5. You feel as if you are spending all of your time in the gym. Traditional bodybuilder-style “split routines” focus on one body-part or muscle group at a time. If you follow a split routine, the focus on one body part with the requisite rest intervals means that you have to be in the gym most days of the week to properly exercise all parts of your body. Total-body circuit routines, however, where all body parts are targeted in a single workout can be an effective way to save time by reducing the need for lengthy rest intervals. Alternating between exercises for the upper and lower body, or between pushing and pulling movements, means that one set of muscles is resting while another is working. An additional benefit is a higher cardiorespiratory demand, which helps burn more calories during the workout.
6. Research has identified a mode or style of exercise that may provide more or different results than what you’re currently doing. A number of years ago the standard way of doing cardiorespiratory exercise was to do long, slow distance training. Over the past few years, a plethora of research has demonstrated that shorter periods of extremely high-intensity exercise can be effective for burning calories (losing weight) and improving aerobic capacity.
If you’re looking for a way to organize your workouts to avoid becoming bored in the first place try this strategy: There are 52 weeks in a year and four seasons, each lasting approximately 13 weeks. Adjusting your workout program when the seasons change is an effective and consistent method for constantly changing the exercise stimulus applied to your body.
This doesn’t mean that you have to change everything. If you like running, continue to run but change your route or distance. If you enjoy participating in races, enter a different race distance each season. For example, run a 10K in the spring, train for a marathon in the summer, enter an obstacle course race or train for a triathlon in the fall, and find a destination race during the winter months, where you can combine a run with a vacation from the cold weather.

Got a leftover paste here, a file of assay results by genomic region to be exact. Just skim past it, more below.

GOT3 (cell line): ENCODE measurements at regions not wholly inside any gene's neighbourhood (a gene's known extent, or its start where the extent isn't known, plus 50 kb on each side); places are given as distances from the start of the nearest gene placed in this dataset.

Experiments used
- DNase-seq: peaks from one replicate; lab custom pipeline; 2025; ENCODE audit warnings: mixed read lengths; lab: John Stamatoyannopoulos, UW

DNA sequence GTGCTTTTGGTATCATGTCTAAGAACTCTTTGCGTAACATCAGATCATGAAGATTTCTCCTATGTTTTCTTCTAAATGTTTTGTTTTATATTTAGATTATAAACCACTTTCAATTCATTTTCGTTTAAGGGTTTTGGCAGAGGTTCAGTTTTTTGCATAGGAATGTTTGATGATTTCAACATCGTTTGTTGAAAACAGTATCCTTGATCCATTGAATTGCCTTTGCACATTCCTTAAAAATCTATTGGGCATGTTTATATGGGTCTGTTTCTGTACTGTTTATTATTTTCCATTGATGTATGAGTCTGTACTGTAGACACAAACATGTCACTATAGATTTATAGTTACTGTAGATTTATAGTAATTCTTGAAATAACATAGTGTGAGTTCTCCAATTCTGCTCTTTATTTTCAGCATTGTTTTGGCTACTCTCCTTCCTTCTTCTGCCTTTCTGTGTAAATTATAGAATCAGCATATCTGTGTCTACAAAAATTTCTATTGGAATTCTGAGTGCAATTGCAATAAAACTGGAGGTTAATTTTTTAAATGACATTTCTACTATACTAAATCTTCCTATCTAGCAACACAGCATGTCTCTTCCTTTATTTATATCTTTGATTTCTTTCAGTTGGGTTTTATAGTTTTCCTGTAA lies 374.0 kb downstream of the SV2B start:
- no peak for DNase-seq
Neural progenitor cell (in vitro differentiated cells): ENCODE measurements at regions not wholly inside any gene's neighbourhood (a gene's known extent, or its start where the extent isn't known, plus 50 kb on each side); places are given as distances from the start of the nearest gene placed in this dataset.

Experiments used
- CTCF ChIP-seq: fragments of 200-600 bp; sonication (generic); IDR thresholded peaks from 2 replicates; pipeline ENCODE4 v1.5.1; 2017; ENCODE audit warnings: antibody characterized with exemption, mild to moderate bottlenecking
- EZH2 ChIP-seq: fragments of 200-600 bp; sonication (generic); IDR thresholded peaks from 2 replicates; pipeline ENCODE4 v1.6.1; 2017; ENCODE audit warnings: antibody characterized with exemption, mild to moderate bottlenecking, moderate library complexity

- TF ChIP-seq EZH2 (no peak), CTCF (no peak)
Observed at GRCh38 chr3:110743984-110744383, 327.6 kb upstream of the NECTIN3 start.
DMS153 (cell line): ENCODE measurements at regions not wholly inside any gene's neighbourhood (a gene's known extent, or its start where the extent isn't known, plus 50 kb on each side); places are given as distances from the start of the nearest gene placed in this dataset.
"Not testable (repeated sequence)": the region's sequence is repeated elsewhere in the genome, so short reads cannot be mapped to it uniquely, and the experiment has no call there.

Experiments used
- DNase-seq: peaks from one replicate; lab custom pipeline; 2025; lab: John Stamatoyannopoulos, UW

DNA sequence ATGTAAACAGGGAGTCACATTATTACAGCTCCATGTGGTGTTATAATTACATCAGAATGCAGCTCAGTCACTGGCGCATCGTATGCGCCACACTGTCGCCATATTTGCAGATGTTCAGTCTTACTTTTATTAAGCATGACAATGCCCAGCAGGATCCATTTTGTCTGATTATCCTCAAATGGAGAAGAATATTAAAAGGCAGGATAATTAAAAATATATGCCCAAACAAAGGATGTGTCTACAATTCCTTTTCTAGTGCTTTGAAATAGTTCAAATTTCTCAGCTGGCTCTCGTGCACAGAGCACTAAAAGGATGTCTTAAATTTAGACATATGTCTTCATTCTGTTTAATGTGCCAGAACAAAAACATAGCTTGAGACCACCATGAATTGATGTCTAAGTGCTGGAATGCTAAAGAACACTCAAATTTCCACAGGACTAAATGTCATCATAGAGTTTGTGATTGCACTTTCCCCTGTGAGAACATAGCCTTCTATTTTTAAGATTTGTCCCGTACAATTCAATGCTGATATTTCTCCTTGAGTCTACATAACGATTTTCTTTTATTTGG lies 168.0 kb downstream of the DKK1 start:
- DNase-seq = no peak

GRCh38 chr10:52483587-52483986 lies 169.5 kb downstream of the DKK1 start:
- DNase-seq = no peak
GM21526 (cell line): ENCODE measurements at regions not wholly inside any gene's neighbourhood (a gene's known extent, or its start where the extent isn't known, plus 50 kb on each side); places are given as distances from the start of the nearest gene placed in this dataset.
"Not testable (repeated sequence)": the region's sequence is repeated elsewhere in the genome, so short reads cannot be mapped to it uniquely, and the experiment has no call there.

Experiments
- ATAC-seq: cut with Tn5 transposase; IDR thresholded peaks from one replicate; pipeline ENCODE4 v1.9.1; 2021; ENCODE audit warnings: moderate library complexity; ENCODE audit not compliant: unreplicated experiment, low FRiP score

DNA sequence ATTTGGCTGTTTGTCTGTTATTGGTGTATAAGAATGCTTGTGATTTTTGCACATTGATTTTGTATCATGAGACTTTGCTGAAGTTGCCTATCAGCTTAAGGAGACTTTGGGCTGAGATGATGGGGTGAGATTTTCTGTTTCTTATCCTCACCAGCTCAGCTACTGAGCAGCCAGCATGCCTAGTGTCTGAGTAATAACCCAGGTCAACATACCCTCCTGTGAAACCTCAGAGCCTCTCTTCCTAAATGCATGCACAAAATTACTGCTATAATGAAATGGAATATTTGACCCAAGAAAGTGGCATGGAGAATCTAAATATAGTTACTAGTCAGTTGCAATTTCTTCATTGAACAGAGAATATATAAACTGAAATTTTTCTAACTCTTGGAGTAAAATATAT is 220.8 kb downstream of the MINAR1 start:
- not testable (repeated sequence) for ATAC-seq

If you lift weights, changing with the season is pretty straightforward. Focus on developing strength with heavier weights for fewer reps over the winter. As the calendar transitions to spring, start using lighter weights, but lift for higher reps with shorter rest intervals to promote muscular definition. In the fall, leave the free weights behind and focus on bodyweight or multi-planar training using equipment like the TRX, medicine balls or Sandbells to allow for a period of active recovery.
If you’re a group exercise junkie, it’s important to know that many health clubs will change their schedules with the seasons to reflect new programming options and usage of the facility. If your facility doesn’t change its schedule that often, try a class with a different instructor or try to attend classes at different times of day. If you regularly go in the evening, forcing yourself to get up a little earlier for the morning classes could be a nice change to your schedule.
To stay engaged with your exercise program and continue seeing results be sure to change your workouts regularly, but not too frequently. When it comes to using exercise to change your physique, it is important to have some consistency to allow your body to adapt to the applied stimulus.
Pete McCall, MSContributor
McCall has an MS in Exercise Science and Health Promotion. In addition, he is an ACE-certified Personal Trainer (ACE-CPT) and holds additional certifications and advanced specializations through NSCA and NASM. McCall has been featured in the Washington Post, the New York Times, the Los Angeles Times, Runner’s World and Self. Full Bio Pete McCall »